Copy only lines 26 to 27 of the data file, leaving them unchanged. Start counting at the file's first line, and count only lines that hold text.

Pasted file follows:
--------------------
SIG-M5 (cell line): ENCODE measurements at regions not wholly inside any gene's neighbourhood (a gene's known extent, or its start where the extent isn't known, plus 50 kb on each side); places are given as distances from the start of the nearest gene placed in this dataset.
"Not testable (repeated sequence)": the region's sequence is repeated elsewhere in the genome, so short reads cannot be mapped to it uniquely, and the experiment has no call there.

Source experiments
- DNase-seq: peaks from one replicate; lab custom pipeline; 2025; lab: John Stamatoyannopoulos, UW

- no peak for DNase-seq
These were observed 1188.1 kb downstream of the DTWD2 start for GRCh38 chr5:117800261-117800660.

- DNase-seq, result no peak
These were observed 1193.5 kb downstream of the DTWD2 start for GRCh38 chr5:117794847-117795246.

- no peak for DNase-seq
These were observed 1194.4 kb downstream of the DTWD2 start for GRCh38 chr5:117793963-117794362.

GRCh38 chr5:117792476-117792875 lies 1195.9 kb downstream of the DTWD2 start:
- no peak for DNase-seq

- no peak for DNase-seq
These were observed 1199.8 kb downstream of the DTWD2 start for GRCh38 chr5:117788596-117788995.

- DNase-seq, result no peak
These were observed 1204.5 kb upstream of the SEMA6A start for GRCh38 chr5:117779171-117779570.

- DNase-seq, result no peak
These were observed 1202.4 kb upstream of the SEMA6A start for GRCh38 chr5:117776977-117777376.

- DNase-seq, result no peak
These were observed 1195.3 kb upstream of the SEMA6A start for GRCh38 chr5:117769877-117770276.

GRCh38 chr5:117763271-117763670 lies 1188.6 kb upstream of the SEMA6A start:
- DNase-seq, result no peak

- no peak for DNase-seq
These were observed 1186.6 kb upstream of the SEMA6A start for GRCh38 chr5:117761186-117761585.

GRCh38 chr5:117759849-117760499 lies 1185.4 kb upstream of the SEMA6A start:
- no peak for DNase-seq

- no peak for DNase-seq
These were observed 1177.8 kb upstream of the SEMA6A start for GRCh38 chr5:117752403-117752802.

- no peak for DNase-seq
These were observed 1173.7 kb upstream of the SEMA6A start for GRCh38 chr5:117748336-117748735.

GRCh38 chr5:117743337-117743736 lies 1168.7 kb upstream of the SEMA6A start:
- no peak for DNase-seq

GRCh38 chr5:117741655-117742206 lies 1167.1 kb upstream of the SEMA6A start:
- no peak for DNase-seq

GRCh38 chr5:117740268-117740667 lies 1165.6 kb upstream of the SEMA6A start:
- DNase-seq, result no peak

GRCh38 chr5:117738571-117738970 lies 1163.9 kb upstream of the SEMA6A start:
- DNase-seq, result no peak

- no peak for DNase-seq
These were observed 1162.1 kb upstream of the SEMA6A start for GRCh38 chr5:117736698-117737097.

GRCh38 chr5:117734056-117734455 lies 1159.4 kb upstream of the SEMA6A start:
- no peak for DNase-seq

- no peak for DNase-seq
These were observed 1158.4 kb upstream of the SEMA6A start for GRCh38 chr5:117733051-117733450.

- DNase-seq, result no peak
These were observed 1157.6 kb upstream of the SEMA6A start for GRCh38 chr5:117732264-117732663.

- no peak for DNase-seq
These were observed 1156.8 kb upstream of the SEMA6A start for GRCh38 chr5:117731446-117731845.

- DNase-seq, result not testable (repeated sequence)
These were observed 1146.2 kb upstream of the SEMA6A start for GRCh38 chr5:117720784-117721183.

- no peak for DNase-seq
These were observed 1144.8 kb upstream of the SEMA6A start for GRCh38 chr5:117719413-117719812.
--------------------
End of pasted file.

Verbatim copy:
- no peak for DNase-seq

- no peak for DNase-seq